What are the most devastating consquences of Vitamin A deficiency?
- Xerophthalamia (dry eye) gives rise to epithelial metaplasia
- Followed by buildup of keratin debris in small opaque plaques (Bitot spots)
- Progresses to erosion of the roughened corneal surface, softening and destruction of the cornea (keratomalacia) and blindness
Effect of Vitamin A deficiency on the immune system?
Immune deficiency, responsible for higher mortality rates from common infections such as measles, pneumonia, and infectious diarrhea
Why should synthetic retinoids, such as those used to tx acne, be avoided in pregnant woman?
Well-established teratogenic effects of retinoids
Deformation of the chest results from overgrowth of cartilage or osteoid tissue at the costochondral junction, producing what characteristc morphology in Rickets?
What skeletal deformities are commonly seen in Rickets?
- Pectus carinatum (“pigeon” brest deformity)
- Excessive Lumbar lordosis
- Bowing of the legs
Spinocerebellar degeneration is a deficiency syndrome of what vitamin?
Cheilosis, stomatitis, glossitis, dermatitis, and corneal vascularization are all associated with what vitamin deficiency?
Riboflavin (vitamin B2)
Megaloblastic pernicious anemia and degeneration of posterolateral spinal cord tracts are a result of what vitamin deficiency?
What is the deficiency syndrome of Niacin? (The 3 D’s)
Megaloblastic anemia and neural tube defects are a result of what vitamin defect?
Cheilosis, glossitis, dermatitis, peripheral neuropathy, and dismaintenance of myelinization of spinal cord tracts is a result of what vitamin deficiency?
Vitamin B6 (pyridoxine)
A rash around the eyes, mouth, nose, and anus called acrodermatitis enteropathica results from a deficiency in what vitamin?
Hypochromic microcytic anemia results from a deficiency in what vitamin?
Muscle weakness, neurologic defects, and abnormal collagen crosslinking due to a deficiency in what vitamin?
Myopathy and cardiomyopathy (Keshan disease) due to a deficiency in what vitamin?
Vitamin C deficiency has what consequences?
- Impaired collagen formation leads to:
- Impaired wound healing
- Inadequate synthesis of osteoid
- Mucosal bleeding (gums) and joints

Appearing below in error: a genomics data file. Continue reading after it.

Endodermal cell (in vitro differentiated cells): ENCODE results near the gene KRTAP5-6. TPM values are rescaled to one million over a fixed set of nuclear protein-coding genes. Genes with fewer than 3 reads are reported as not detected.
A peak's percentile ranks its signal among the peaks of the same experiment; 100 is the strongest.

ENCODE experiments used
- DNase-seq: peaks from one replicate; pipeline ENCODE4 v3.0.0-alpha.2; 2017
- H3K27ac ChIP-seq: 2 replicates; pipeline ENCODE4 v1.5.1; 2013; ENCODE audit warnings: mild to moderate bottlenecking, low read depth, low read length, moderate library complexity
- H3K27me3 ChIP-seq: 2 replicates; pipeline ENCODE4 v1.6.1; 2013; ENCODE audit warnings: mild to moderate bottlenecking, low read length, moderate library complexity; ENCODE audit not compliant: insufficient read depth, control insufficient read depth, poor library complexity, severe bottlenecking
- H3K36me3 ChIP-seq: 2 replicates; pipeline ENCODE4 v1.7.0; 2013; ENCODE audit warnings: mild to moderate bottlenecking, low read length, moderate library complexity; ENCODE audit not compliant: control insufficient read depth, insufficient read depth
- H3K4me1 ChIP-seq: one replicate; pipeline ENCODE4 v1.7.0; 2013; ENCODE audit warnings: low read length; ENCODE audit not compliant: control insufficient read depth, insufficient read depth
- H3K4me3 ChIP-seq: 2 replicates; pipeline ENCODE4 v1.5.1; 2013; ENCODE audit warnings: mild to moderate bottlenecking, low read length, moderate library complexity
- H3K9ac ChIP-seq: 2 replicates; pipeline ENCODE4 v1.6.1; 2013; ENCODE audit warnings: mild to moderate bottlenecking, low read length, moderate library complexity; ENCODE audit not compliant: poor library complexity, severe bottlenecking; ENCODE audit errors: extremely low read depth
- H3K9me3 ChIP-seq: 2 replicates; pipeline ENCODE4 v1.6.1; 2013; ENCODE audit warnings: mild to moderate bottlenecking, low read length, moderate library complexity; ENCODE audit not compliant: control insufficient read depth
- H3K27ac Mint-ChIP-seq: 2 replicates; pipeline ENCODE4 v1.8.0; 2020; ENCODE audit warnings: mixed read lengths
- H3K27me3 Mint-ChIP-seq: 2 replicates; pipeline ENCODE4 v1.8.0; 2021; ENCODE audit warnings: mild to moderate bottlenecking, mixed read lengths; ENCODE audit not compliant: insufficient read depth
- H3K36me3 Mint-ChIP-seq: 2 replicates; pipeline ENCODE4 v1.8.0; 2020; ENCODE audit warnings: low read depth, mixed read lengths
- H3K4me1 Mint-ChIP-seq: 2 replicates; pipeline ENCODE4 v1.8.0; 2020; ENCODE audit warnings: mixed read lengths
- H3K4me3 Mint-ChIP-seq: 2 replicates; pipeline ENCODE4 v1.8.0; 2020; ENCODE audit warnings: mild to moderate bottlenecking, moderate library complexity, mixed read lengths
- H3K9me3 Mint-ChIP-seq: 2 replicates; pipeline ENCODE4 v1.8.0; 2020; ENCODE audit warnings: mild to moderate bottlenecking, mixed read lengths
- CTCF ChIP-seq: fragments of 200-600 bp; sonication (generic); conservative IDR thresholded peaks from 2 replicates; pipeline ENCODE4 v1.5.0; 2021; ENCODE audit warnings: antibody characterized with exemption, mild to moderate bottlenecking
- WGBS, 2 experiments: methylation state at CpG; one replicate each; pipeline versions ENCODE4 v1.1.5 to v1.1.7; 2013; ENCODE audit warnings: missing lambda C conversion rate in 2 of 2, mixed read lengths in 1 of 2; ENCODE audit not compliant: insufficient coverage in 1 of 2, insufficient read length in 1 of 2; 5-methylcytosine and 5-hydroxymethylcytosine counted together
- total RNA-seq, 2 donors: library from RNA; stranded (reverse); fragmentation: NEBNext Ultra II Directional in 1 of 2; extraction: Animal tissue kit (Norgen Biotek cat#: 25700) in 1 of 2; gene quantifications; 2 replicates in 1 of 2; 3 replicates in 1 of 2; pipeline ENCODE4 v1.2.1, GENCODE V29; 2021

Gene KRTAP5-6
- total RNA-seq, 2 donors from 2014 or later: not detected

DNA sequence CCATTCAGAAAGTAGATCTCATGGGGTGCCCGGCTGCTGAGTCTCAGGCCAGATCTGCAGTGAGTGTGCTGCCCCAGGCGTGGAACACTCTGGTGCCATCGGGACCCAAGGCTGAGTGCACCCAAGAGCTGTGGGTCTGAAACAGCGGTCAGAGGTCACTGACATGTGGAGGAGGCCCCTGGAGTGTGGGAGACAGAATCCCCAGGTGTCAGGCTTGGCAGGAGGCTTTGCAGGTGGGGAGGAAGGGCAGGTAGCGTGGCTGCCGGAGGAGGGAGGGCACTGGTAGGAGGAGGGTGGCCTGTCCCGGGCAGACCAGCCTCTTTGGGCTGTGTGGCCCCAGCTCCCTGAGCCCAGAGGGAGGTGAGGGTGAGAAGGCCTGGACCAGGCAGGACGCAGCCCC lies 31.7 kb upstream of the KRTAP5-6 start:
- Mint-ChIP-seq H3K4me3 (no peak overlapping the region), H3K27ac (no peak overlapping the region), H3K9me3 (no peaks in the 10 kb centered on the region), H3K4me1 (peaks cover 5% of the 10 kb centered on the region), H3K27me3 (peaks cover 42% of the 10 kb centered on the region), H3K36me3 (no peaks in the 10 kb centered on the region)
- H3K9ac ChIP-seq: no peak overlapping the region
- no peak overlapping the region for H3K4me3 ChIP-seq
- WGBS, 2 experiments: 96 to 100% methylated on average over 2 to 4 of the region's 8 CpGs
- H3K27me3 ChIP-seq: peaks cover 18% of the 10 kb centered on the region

Which immune cell can synthesize 1,25-dihydroxyvitamin D?
- Macrophages, through the activity of CYP27B in the mitochondria
- Pathogen-induced activation of TLR in macrophages causes increased expression of vitamin D receptor and CYP27B, leading to local synthesis and activation of vitamin-D-dependent gene expression
POMC/CART producing α-MSH that activates MC3/4R in second order neurons regulate what component of hunger and food intake?
NPY/AgRP activating Y1/5 receptors in second order neurons regulate what component of hunger and food intake?
Promote food intake (orexigenic effect)
Haploinsufficiency of brain-derived neurotrophic factor (BDNF), an imoortant component of signaling downstream of MC4R in the hypothalamus is associated with obesity in patients with what syndrome?
WAGR syndrome (Wilms tumor, aniridia, genitourinary defects, mental retardation, and obesity) = very rare
What are levels of PYY like in Prader-Willi syndrome?
What is 6 times more likely in obese people than lean people, especially women?
In very obese individuals the constellation of respiratory abnormalities encompassing Hypoventilation syndrome, is known as?
Obesity causes what kind of cancer in women?
Due to what?
- Uterine and breast
- Increased estrogen synthesis
Aflatoxin is involved in the development of what cancer in parts of Asia and Africa?
What cancers are associated with nitrosamines and nitrosamides?
What is the single leading global cause of health loss (defined as morbidity and premature death)?
Exposures of a fetus to high levels of mercury in utero may lead to what disease?
- Minamata disease
- Cerebral palsy, deafness, blindness, and mental retardation
Naphthylamines, 4-aminobiphenyl, benzidine, and rubber products have all be implicated in the development of what cancer?
Silica, nickel, arsenic, chromium, mustard gas, and uranium have all be implicated in the devlopment of what cancer?
Effectivness of all-trans-retinoic acid in the Tx of acute promyelocytic leukemia lies in its ability to bind what?
The PML-RARα fusion protein